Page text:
Kalambatritra Special Reserve – It is one of the most impressive forests
Nature adventure aficionados will definitely be enticed by the allure of Kalambatritra's richly blessed lush virgin jungles. In this nature delight, one can expect nothing less than to have one’s breath taken away. Located in the southeast some 50 km east of Betroka, the very important Kalambatritra Special Reserve nevertheless remains poorly known. It is situated to the north of the Andohahela National Park, south-west of the Manombo Special Reserve and to the west of the Midongy du Sud National Park.
The Kalambatritra Massif in south-east Madagascar comprises the most westerly of all remaining rainforest in Madagascar. In order to conserve the endemic Wright’s sportive lemur (Lepilemur wrightae) and other threatened (and in some cases probably undiscovered) lemurs in the massif, in 1959 the Kalambatritra Special Reserve was created.
About half the forests of the Kalambatritra massif, comprising a surface of 285 km², occur in the Kalambatritra Special Reserve, managed by Madagascar National Parks, whilst the remaining forests are unprotected. The fairly extensive expanse of forest ranges in altitude from around 1000 to 1750 m, and is reputed to contain some of the oldest and largest trees of any rainforest on the island. Some of the forest areas on the massif are virtually pristine and are considered to be amongst the most impressive forests to behold in the entire country.
The Reserve includes different types of humid forest, which range from dry deciduous forests to the 1600 m high mountainous rainforests, covering the slopes of the Kalambatritra massif, which constitutes the most important water reserve for the whole region. Many clear and permanent tributaries of the Mangoky and the Ionaivo have their sources in the reserve.
The humid evergreen forest is little disturbed, and has a canopy 15–25 m high with trees reaching 30 m. Characteristic trees include figs Ficus, Dalbergia and tree-ferns Cyathea. The humus layer is 10–25cm thick. Savannas of coarse grass (Aristida, Imperata) divide the forest into blocks, and a strip of bracken Pteridium borders the forest. The border of the protected area includes large areas of savanna. The location of Kalambatritra between the eastern tropical forests, the central highlands and the western grasslands makes its biodiversity very rich, since species from these different areas are found within the Reserve. Among the 699 species of plants so far recorded on the reserve, two families are endemic; the Torricelliaceae, including Melanophylla alnifolia and the Sarcolaenaceae including Leptolaena pauciflora, which, according to the International Union for Conservation of Nature (IUCN) is an endangered species on the IUCN Red List.
The reserve boasts a great diversity of fauna. So far 75 birds species are known from the site (65% endemic to Madagascar and 15% local endemic to the region), such as the Madagascar Red owl, Pitta-like ground-roller and the Meller's Duck. The species, Rufous-headed Ground-roller, Velvet Asity, Madagascar Yellowbrow, Nuthatch Vanga, Forest Rock-thrush, found in the reserve are characteristic of humid forest, despite the site being located at the edge of the Eastern forest area.
The Kalambatritra Special Reserve is the only site currently known for the recently-described Wright’s sportive lemur (Lepilemur wrightae), one of the most distinctive members of the genus. Larger than any other known sportive lemur species, it is also unique in being sexually dimorphic, with the female easily distinguishable due to its contrasting grey head.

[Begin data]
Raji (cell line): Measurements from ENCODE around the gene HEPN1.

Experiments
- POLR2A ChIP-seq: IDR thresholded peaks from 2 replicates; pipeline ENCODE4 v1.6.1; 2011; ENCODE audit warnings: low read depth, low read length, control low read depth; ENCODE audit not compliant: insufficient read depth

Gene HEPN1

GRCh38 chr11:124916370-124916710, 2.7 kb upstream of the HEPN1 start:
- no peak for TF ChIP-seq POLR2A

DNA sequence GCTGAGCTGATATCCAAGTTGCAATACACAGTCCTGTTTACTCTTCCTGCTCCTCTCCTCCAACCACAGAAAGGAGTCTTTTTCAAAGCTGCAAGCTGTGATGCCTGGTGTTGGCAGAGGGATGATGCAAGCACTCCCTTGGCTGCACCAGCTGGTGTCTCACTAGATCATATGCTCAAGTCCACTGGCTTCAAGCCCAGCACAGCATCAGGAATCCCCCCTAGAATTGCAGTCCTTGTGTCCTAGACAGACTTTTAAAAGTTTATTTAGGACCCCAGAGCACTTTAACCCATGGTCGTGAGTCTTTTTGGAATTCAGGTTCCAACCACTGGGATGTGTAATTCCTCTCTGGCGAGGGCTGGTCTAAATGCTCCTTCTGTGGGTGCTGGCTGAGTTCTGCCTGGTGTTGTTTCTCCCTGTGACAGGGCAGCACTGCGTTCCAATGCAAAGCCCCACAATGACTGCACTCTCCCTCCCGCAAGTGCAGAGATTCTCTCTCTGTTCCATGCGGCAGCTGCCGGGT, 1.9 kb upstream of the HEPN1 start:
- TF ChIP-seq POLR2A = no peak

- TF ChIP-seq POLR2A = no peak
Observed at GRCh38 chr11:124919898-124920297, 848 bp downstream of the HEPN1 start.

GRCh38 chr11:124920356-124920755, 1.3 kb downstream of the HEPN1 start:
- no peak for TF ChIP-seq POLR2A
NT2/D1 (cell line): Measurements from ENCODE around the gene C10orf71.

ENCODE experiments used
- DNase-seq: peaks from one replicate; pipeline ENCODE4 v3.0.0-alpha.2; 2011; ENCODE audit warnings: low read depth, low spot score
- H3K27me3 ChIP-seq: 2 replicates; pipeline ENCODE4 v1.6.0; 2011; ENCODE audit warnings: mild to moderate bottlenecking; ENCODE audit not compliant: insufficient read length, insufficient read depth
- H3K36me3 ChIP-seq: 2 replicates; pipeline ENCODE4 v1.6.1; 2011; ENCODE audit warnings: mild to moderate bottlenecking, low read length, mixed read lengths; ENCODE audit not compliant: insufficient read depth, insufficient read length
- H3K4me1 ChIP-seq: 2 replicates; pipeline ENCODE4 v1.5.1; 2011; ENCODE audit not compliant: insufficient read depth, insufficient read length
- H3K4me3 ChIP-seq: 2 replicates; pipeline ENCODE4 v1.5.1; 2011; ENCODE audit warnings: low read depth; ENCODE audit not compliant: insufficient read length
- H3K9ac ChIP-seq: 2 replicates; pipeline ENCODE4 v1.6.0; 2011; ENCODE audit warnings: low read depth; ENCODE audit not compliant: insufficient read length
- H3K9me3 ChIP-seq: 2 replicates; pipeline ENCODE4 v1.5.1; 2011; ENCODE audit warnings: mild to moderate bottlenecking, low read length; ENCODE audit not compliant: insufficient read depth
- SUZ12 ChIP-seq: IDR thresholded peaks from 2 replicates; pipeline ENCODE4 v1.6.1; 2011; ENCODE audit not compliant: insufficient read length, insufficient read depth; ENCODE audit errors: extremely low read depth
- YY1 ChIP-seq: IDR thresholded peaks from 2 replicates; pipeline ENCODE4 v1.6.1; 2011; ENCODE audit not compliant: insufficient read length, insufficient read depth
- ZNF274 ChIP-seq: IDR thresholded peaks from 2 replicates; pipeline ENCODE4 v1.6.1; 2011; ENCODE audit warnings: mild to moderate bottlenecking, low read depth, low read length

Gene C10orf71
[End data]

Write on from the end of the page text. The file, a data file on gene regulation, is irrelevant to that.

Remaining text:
Other five lemur species occurring there include Southern bamboo lemur (Hapalemur meridionalis), Red-fronted lemur (Eulemur rufifrons), Ring-tailed lemur (Lemur catta), Red-collared brown lemur (Eulemur collaris), and Aye-aye (Daubentonia madagascariensis).
The red-collared brown lemur, Eulemur collaris, is relatively isolated geographically from other Eulemur species in southeastern Madagascar. Like many other lemur species, the red-collared brown lemur is particularly threatened due to habitat loss and human activities.
There are various nocturnal lemurs for which species identifications have not yet been adequately determined (mouse lemurs, dwarf lemurs, woolly lemurs). Of course a good number of reptiles and amphibians live in the reserve too.
The Bara is the dominant ethnic group of this region. They conserve their ritual traditions concerning funerals and ancestors intact since thousands of years, and have built several impressive tombs around the Reserve. Especially rewarding are the ones at a village called Andriambe.
The destruction of forest areas in order to grow rice and to get wood for fire and construction is the main threat of the area. Some rivers have their sources in the Kalambatritra range, so the conservation of these forests as a water reserve is both indispensable for human and wildlife.
The tropical climate secures a warm temperature all year round. During the rainy season from October to April heavy storms are frequent, and it is not possible to access to the Reserve. The best time to come here is from June to September, when it does not rain and it does not get so hot.
There are no established circuits currently inside the Reserve, but NDAO-i-Travel can arrange small hikes through this less known and isolated forests with a local guide to come with us. Camping is permitted, we can bring our own equipment and supplies. In Betroka there are some basic accommodations too.
Access is very difficult. If we are driving from Tana or Tulear, we must leave the RN7 and take the poorer R13 until Betroka and we need a jeep to reach the Reserve. Once here, drive to Ivahona along a ground road (20 km), last 30 km are on a narrow communal path.
Watch more photos about Kalambatritra Special Reserve here.